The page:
The Assassination of Martin Luther King Jr. Video

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  • 00:01 Impact of Martin…
  • 1:10 Riots
  • 2:08 Manhunt and Conspiracy
  • 2:42 Legacy of Assassination
  • 3:52 Lesson Summary
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Lesson Transcript
Instructor: Kevin Newton

Kevin has edited encyclopedias, taught middle and high school history, and has a master's degree in Islamic law.

One of the greatest tragedies of the 20th century, the assassination of Martin Luther King, Jr., forever changed the landscape of civil rights in America. This lesson explains the circumstances of the assassination and its legacy.

Impact of Martin Luther King, Jr.

Perhaps no one else personified the American Civil Rights movement better than Martin Luther King, Jr. A prominent preacher, winner of the Nobel Peace Prize, and advocate for nonviolence, King made no shortage of enemies in his effort to secure equal rights for all Americans. In fact, that desire for equal rights would ultimately be what led him to Memphis, Tennessee, in April 1968. The local sanitation union had requested that King come to bring attention to the fact that there were significant discrepancies between the treatment of white and black employees.

King did not have an easy time getting to Memphis. His plane was delayed due a bomb threat and in his last speech on April 3, it sounded like he knew what awaited him. Still, on April 4, he concluded the business of the day and was relaxing outside of his room at the Lorraine Motel. Suddenly, a rifle cracked and a bullet slammed into King's face before shattering his spinal cord and major blood vessels in his neck. Within an hour, the lion of the American Civil Rights movement was dead.

Riots That Night

Due to King's immense fame and influence, it did not take long at all for news to spread. King had been a symbol of nonviolence, and now that hope in a nonviolent solution was gone. Many felt anger towards the white opposition to King's work, and their anger took the form of violent protests. Across many major cities, riots spread, consuming city centers and threatening the livelihood of thousands. In a cruel twist of irony, those close to King said that he would have wanted none of this.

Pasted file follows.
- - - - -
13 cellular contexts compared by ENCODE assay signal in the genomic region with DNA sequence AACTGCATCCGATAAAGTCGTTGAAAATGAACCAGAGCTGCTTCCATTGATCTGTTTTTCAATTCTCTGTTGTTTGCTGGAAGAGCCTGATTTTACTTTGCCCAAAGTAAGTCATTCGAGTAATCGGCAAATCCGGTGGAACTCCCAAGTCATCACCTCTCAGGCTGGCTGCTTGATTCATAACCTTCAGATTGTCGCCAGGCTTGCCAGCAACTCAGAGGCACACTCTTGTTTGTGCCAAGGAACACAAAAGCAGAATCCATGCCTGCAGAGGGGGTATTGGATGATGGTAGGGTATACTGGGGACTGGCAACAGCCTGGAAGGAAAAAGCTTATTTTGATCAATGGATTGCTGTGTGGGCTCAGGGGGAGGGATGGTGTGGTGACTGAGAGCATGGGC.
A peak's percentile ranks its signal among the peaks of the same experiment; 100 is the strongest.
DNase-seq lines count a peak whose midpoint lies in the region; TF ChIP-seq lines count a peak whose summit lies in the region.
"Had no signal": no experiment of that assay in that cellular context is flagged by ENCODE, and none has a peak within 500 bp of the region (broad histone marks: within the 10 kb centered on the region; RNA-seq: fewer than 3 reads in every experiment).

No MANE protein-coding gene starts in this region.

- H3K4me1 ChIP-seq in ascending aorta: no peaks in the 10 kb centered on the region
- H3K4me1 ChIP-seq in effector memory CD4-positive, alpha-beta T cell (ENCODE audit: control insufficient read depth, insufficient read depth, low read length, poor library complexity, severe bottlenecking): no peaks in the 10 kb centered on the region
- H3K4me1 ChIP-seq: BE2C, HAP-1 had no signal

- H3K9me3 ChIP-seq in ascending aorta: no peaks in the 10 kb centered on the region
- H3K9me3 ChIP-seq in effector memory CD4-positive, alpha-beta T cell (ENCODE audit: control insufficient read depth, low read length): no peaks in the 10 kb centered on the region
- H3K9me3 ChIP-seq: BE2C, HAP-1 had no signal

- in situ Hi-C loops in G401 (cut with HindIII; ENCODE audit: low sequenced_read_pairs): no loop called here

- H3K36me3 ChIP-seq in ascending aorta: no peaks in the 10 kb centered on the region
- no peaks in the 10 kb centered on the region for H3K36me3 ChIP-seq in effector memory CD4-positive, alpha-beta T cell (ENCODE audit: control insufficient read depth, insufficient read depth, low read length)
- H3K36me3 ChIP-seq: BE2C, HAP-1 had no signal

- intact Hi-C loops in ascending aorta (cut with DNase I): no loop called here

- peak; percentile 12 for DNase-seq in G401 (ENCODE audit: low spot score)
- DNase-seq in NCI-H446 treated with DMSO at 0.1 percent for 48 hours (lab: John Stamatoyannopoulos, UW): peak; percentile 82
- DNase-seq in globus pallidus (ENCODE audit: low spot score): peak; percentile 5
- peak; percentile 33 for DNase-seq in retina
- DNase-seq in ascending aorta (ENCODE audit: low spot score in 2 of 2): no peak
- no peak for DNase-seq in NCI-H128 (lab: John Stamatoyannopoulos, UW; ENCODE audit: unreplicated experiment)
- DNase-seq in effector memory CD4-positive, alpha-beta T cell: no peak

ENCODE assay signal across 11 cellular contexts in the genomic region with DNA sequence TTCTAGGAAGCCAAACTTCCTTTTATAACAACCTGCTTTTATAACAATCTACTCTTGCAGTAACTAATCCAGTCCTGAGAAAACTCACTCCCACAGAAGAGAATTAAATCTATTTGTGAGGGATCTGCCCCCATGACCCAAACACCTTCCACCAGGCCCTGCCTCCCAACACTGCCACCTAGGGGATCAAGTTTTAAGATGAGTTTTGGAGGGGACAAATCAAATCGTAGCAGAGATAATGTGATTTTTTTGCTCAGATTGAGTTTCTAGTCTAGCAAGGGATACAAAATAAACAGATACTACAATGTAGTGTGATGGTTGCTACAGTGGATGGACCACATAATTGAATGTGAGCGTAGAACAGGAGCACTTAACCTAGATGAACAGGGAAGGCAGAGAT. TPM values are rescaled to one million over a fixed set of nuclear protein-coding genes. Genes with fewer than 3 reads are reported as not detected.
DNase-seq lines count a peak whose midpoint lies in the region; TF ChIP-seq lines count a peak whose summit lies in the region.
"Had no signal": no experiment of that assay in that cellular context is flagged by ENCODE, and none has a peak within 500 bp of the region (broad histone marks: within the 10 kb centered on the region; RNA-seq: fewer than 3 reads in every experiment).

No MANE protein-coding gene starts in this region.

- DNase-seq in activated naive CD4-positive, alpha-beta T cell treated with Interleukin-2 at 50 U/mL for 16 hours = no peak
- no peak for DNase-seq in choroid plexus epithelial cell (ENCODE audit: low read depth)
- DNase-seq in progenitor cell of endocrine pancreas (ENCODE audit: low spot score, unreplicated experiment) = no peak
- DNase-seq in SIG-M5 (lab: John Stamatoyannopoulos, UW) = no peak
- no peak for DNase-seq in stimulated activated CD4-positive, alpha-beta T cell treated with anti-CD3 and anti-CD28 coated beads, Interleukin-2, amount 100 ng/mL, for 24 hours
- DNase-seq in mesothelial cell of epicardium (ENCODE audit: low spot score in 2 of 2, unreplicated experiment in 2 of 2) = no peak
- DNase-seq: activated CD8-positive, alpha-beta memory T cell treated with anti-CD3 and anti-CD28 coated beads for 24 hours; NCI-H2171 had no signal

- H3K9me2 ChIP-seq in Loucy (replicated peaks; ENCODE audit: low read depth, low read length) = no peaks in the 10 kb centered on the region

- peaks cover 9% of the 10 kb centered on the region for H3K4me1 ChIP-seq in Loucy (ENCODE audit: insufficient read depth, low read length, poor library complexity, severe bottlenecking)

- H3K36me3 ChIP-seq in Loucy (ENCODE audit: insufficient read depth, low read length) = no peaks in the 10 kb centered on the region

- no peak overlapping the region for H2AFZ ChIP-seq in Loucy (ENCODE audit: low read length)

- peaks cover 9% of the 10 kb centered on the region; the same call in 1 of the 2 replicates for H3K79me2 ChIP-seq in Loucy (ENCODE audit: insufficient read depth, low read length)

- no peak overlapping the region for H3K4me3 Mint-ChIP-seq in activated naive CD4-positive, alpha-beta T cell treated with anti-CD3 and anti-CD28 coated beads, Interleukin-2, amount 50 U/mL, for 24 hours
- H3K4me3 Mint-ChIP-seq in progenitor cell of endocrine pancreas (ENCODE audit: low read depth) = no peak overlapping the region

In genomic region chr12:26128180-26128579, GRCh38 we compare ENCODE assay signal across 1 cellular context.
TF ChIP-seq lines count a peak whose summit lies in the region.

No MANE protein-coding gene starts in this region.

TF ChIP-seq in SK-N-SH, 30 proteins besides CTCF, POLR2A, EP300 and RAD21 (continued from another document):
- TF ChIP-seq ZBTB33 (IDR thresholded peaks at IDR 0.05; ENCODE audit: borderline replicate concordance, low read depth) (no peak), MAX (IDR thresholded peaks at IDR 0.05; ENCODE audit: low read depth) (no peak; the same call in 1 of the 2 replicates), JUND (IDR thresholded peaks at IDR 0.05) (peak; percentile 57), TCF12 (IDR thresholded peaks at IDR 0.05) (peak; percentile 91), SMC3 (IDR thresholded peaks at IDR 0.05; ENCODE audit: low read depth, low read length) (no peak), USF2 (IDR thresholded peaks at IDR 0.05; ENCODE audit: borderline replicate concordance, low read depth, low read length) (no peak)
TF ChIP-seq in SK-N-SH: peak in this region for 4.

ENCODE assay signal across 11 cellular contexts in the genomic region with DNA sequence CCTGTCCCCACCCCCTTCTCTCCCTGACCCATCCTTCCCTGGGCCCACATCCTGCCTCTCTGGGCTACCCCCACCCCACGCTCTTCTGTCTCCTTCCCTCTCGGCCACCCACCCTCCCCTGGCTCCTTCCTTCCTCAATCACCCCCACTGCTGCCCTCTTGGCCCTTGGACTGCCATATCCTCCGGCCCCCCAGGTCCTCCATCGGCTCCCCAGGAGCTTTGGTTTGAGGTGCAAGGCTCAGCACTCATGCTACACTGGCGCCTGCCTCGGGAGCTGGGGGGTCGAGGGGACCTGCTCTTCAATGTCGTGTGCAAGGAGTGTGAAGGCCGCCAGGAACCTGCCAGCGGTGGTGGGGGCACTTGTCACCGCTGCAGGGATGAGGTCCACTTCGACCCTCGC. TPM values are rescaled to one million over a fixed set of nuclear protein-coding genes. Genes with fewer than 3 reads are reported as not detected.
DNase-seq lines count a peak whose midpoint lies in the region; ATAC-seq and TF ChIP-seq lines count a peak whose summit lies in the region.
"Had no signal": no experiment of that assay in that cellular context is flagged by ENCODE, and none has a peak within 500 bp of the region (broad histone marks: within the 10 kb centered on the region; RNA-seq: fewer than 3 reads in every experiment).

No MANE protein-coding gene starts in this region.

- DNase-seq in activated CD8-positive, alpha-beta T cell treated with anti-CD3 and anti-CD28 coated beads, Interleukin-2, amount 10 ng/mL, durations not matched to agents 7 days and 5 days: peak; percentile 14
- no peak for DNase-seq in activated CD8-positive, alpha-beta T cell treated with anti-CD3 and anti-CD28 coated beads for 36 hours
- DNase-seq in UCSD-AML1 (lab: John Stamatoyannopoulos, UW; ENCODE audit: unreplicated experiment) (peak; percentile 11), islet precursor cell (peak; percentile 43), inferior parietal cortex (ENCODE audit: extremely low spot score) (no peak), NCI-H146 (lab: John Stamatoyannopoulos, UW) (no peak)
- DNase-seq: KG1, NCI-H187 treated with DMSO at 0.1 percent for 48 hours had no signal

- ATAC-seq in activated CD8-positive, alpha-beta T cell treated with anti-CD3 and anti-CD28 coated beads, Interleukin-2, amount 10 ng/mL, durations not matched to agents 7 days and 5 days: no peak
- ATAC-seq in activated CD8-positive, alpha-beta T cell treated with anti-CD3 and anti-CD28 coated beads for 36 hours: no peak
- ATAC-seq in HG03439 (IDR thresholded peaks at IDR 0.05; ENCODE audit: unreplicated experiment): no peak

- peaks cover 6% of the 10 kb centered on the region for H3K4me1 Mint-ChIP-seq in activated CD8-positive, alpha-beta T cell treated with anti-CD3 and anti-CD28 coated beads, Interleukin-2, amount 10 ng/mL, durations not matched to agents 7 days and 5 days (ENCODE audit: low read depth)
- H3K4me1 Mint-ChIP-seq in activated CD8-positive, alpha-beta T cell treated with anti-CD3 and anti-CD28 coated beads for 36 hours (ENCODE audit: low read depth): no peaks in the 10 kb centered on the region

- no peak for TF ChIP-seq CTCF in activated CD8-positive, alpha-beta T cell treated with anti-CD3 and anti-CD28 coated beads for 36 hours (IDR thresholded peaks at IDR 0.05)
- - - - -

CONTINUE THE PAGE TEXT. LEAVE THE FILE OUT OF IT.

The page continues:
Yet violence did not plague every city. Politicians who were quick to display empathy for the African-American community's loss were venerated themselves and their cities spared destruction. The mayor of New York City went straight to Harlem to mourn the death of King. However, the most touching tribute came from Robert Kennedy. He reminded a large crowd in Indianapolis that his own brother, John Kennedy, had been a victim of an assassin, and that neither JFK nor MLK would condone violence.

Manhunt and Conspiracy

While populations mourned, a giant manhunt commenced that would end up taking two months and stretch across the Atlantic to find King's assassin. James Earl Ray was eventually captured at Heathrow Airport in London and charged with murder. Originally, he pled guilty, but then changed his plea, saying that he was a part of a much larger conspiracy. Ray was sentenced to 99 years and he died in prison in 1998, but his accusations of a larger conspiracy ended up gaining much of the public's attention, as well as agreements from many close to King.

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